(Let’s just ignore the fact I posted before saying 10 years. It turns out I can’t actually count…..)
In 1994 I first began my skating journey. It seems crazy to think about it being 20 years – two whole godamn decades!
In the last 20 years, I have trained and grown as
- A figure skater
- An ice hockey player
- Roller hockey player
- Roller derby skater
That seems manic. Time on ice, time on roller rinks, time on sports courts. Time on blades, time on in lines, time on quads.
It also seems manic when you think about how, although the principle is the same, there is still a fine art to the abilities learned, grown and refined in each of these skate-based sports. Differing weight distributions depending on the surface or skate type and the fluidity of movements or strength and finesse required.
To think at one point I was prancing around on the ice, in lycra dresses, performing solo and group routines, competing against other very talented skaters. Then at another point spending time with strong ladies and men having enjoyed ice-hockey for years suddenly learning to play the game from the teams standpoint, hitting a puck around, scoring angles and defence plays – heck even pulling the goalie for the last few minutes to freak the hell out of the opposing team confused me for months when playing! Then to adapt the skills learnt playing on ice to briefly playing on in-line skates. The sudden difference in effort used in pushes, crossovers and ability to dig in with hockey stops! Then the move to roller derby – the sudden change and difference in being on quads rather than inline blades/skates. Again the same principles yet so different!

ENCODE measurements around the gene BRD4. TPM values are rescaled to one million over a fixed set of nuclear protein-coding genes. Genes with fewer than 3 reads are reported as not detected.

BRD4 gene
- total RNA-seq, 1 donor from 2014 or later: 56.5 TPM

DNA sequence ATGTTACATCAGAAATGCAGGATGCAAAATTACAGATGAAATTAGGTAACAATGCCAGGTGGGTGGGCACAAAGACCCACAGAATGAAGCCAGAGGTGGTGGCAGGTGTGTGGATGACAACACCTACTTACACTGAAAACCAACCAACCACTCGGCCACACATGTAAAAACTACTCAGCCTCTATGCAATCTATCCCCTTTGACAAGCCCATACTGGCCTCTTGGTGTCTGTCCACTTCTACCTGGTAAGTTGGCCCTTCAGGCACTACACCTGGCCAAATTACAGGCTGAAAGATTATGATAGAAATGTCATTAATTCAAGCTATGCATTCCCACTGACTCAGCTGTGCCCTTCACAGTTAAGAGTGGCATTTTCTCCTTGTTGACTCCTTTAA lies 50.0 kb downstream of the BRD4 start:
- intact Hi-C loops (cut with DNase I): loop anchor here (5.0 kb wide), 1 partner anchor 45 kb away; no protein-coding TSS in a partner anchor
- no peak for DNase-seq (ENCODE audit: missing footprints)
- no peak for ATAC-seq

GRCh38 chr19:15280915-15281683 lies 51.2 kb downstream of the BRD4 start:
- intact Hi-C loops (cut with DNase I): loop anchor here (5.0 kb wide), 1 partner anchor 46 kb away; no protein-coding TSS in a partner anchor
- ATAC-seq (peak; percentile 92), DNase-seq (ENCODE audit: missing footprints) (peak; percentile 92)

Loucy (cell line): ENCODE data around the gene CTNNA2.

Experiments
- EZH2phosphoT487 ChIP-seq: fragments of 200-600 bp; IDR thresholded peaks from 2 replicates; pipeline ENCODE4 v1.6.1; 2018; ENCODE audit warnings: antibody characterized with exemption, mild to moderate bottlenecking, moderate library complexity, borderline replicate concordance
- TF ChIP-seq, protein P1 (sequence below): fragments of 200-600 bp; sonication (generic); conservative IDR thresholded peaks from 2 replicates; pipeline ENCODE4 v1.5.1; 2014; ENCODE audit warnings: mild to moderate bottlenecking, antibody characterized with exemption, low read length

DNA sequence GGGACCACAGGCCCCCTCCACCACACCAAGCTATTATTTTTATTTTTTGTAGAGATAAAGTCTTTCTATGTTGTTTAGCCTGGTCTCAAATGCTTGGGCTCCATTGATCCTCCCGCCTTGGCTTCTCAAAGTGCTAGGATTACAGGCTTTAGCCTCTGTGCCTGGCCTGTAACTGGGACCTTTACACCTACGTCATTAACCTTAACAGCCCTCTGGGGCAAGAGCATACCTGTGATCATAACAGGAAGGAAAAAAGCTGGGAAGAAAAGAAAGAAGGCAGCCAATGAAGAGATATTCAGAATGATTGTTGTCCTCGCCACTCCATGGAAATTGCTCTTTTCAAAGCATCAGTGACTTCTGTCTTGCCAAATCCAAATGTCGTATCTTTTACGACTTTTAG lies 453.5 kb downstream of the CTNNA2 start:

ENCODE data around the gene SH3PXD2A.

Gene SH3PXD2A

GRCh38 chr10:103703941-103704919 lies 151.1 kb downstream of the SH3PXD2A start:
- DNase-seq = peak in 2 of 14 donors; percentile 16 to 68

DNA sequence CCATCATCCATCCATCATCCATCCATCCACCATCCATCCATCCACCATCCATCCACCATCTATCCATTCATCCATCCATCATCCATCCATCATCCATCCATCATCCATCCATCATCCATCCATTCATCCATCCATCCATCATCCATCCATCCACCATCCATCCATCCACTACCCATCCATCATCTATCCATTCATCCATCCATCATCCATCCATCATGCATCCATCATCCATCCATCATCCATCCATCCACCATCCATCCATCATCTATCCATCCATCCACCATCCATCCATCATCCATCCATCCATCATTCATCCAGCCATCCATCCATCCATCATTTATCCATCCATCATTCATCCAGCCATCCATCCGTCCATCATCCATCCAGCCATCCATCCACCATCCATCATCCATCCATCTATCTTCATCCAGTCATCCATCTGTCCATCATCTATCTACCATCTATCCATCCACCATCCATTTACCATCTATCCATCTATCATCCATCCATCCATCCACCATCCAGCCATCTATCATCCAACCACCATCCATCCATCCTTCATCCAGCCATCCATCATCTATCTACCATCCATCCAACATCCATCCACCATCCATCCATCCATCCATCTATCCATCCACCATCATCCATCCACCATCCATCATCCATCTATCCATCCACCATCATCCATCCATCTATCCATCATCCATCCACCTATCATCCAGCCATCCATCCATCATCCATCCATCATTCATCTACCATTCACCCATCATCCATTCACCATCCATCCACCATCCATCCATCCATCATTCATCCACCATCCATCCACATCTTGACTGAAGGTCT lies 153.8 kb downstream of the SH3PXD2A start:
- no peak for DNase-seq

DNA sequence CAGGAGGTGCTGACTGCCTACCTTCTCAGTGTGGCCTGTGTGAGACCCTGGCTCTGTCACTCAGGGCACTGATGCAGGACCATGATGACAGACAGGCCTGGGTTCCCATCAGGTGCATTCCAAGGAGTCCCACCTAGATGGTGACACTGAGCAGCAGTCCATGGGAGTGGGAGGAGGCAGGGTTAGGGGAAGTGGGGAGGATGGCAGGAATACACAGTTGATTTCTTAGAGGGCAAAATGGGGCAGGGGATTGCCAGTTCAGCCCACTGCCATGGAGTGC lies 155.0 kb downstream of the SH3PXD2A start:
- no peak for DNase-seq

Sometimes I look at this and contemplate why I am still not at a place where I feel happy with my skating ability.
Other times? I realise that I have been on one hell of a crazy ride.
I still own hockey skates. I probably still have my figure skates somewhere in my parents loft! I have seen my old lycra dresses somewhere at my parents. I have a file of rosettes and shelf of trophies from figure skating. I still have my Nottingham Ladies ice hockey jacket which to this day I wear with pride! (And also as it is so comfy and so warm and toasty!)
I have come quite a way. From that first day my parents put me on skates at the local ice-rink and sent me off to lessons, to learn how to skate and then gradually grow into this (not-so) graceful ice-dancer. Then somehow move into contact sports, team sports.